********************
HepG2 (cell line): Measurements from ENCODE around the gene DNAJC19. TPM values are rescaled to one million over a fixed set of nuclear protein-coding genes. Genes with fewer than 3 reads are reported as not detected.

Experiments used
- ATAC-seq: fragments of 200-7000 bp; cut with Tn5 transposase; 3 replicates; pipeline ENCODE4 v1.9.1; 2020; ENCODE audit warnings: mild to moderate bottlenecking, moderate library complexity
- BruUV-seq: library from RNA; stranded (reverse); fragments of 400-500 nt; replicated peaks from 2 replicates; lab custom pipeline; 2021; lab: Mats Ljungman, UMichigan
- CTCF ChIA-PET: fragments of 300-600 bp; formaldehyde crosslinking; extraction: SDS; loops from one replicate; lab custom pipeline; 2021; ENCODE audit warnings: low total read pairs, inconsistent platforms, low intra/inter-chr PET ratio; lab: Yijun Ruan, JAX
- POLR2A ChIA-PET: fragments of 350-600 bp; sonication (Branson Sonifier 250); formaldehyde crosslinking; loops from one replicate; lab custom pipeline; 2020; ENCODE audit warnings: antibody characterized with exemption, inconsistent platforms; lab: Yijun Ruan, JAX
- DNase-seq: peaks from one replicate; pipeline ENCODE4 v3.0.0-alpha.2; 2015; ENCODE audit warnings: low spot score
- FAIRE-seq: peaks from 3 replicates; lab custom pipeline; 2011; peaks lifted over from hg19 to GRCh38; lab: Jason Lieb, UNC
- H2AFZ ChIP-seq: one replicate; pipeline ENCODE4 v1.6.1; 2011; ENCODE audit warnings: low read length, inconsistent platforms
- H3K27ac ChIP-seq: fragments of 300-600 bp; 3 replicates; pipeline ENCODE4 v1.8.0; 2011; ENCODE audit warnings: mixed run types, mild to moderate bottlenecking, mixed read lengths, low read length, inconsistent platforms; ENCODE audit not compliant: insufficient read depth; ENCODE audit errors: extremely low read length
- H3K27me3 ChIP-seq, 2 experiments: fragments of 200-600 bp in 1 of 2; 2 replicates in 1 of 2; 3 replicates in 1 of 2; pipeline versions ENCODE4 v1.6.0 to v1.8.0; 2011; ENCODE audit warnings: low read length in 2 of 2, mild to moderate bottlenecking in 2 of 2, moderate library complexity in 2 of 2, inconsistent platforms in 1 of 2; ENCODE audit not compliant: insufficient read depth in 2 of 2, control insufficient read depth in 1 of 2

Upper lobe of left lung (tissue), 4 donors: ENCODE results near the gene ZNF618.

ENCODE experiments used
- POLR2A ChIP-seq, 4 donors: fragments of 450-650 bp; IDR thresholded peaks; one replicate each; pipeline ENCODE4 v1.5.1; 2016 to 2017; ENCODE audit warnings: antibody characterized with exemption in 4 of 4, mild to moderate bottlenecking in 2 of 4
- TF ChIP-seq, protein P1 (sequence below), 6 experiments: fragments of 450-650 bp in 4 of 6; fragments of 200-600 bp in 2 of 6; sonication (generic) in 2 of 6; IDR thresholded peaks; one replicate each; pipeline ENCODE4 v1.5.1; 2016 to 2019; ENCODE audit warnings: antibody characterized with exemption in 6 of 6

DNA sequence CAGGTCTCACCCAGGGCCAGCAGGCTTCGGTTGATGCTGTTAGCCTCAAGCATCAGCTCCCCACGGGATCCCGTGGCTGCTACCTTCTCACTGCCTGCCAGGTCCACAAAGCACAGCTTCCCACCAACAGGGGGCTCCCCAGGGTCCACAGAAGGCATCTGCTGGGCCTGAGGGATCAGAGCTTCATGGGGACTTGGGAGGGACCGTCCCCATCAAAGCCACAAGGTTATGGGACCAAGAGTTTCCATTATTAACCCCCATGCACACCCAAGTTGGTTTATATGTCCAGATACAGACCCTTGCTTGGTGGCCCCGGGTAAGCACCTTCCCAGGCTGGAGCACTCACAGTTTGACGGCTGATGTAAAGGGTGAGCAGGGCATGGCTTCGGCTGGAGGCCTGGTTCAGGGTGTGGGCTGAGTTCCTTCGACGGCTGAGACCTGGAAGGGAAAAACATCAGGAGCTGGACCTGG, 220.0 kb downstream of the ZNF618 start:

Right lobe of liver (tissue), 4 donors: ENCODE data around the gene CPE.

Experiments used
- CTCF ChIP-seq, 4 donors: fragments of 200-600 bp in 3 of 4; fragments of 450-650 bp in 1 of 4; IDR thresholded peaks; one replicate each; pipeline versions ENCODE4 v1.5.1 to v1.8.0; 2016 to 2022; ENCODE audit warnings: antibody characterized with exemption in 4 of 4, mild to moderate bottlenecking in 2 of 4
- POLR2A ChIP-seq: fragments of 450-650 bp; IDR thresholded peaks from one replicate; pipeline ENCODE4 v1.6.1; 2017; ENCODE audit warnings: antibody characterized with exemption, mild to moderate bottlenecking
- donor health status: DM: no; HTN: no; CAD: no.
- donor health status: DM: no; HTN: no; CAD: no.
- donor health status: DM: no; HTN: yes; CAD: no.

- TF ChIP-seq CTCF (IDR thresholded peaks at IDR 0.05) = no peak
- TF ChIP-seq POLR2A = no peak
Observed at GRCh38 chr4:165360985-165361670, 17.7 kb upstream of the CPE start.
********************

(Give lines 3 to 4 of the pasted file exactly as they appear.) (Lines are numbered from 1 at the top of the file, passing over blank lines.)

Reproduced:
- ATAC-seq: fragments of 200-7000 bp; cut with Tn5 transposase; 3 replicates; pipeline ENCODE4 v1.9.1; 2020; ENCODE audit warnings: mild to moderate bottlenecking, moderate library complexity
- BruUV-seq: library from RNA; stranded (reverse); fragments of 400-500 nt; replicated peaks from 2 replicates; lab custom pipeline; 2021; lab: Mats Ljungman, UMichigan